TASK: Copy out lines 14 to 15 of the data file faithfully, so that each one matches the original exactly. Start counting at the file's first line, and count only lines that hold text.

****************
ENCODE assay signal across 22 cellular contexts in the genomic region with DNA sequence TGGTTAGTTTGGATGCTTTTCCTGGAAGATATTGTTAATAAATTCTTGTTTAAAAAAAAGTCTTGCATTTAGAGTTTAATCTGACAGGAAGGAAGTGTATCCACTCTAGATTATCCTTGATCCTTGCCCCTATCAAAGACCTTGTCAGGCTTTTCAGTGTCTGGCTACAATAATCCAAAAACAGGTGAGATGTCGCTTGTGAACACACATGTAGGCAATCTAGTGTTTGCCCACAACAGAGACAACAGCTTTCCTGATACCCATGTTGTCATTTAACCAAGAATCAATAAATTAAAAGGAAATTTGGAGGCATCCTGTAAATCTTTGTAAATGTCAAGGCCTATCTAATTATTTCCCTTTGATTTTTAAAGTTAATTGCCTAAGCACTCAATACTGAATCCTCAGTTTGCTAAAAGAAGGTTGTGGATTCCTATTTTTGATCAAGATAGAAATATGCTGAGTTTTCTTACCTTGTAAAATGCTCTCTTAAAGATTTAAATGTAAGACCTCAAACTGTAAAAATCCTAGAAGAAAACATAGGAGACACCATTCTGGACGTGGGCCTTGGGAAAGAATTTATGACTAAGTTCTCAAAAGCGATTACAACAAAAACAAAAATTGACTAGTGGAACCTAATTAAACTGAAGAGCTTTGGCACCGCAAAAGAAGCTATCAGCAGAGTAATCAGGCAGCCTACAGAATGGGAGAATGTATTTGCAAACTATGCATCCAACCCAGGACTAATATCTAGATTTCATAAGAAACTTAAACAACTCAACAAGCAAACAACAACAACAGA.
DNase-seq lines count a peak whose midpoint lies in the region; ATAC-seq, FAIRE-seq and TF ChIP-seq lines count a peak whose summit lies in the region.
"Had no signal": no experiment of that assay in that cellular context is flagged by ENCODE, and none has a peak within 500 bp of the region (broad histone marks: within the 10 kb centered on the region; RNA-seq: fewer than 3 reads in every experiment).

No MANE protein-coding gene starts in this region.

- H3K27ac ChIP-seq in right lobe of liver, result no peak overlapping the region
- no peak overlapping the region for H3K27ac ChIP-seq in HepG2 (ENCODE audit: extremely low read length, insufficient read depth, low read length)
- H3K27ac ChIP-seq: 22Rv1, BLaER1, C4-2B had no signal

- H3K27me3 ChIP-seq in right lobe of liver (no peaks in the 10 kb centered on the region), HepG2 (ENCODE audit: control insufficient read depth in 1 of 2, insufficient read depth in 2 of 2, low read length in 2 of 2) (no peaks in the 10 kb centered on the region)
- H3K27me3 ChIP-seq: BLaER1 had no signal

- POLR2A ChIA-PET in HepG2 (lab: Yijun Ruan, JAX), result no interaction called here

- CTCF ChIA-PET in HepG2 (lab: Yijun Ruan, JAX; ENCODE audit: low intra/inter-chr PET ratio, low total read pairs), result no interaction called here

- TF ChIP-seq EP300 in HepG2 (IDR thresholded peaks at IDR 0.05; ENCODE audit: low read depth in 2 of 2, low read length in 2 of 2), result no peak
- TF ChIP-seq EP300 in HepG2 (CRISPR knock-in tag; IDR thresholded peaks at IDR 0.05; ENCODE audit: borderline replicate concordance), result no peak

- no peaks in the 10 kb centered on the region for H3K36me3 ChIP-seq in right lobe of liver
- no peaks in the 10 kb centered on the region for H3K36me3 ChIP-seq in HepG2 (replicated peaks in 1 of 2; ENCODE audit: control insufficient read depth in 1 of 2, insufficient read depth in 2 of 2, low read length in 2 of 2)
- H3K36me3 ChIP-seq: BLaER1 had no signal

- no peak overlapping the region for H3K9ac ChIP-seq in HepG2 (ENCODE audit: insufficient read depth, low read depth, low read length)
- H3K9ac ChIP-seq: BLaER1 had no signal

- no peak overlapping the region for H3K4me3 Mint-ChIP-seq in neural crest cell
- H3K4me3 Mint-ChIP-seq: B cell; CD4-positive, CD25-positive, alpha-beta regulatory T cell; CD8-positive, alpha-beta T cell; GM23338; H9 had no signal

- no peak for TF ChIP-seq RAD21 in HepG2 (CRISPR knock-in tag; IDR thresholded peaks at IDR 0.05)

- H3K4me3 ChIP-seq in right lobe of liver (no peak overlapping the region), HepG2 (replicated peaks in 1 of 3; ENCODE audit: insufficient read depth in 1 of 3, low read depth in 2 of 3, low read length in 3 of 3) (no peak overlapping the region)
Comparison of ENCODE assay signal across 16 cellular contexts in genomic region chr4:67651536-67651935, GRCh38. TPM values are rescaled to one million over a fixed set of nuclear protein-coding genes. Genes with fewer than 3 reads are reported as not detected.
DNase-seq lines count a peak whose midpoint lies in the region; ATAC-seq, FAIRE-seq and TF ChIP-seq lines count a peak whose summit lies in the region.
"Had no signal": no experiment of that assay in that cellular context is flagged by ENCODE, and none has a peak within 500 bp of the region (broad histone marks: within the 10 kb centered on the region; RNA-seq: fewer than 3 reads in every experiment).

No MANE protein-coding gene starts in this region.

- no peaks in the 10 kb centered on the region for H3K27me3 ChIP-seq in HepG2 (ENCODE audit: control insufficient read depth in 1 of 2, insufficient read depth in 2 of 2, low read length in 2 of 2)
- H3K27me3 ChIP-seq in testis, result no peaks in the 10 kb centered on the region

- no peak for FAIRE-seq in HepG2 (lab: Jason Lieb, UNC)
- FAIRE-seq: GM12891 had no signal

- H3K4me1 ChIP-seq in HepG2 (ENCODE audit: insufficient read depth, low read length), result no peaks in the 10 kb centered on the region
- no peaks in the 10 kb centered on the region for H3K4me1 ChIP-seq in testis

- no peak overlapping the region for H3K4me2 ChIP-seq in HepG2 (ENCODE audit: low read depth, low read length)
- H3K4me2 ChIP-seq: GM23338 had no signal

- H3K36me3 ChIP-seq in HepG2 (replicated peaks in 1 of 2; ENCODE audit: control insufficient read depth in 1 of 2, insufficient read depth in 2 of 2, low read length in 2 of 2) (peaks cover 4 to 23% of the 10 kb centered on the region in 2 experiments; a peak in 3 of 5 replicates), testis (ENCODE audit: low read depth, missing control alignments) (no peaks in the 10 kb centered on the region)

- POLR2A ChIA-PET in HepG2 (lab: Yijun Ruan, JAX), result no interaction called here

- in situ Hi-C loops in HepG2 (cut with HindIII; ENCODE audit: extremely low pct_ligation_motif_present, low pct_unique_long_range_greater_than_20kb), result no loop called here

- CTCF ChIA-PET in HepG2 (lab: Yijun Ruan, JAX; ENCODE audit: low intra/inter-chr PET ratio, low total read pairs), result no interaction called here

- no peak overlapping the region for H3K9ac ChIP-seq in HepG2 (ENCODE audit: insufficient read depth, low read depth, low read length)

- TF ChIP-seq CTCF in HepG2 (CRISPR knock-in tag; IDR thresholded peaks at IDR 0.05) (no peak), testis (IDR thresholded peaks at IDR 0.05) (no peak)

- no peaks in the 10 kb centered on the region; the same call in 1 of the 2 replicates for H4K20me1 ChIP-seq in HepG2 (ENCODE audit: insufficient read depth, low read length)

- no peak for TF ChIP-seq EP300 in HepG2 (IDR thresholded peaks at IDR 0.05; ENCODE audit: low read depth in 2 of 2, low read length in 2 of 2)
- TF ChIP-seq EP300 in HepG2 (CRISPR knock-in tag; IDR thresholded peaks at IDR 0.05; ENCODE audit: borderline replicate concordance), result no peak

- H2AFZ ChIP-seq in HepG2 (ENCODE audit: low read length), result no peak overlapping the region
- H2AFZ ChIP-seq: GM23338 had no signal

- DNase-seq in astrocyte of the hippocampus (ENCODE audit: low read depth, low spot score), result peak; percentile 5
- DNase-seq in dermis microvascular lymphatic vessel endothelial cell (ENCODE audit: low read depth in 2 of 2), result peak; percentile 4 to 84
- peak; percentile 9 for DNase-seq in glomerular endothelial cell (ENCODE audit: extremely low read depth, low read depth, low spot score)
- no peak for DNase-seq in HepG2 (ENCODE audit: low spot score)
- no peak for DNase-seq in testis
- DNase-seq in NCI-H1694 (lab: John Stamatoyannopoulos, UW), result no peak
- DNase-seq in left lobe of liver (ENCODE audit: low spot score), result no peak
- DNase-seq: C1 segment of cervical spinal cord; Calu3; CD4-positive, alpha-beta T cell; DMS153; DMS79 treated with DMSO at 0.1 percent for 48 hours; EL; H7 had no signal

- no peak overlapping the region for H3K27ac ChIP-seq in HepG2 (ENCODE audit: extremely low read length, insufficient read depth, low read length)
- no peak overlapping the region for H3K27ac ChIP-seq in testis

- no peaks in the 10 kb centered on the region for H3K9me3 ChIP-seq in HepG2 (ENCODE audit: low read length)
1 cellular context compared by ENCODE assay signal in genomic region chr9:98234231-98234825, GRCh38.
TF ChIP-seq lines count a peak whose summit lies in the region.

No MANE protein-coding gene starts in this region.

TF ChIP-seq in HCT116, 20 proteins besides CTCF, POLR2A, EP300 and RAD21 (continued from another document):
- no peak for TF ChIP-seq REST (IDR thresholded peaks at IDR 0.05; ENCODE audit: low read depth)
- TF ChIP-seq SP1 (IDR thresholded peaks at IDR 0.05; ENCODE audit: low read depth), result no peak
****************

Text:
- no peaks in the 10 kb centered on the region for H3K36me3 ChIP-seq in right lobe of liver
- no peaks in the 10 kb centered on the region for H3K36me3 ChIP-seq in HepG2 (replicated peaks in 1 of 2; ENCODE audit: control insufficient read depth in 1 of 2, insufficient read depth in 2 of 2, low read length in 2 of 2)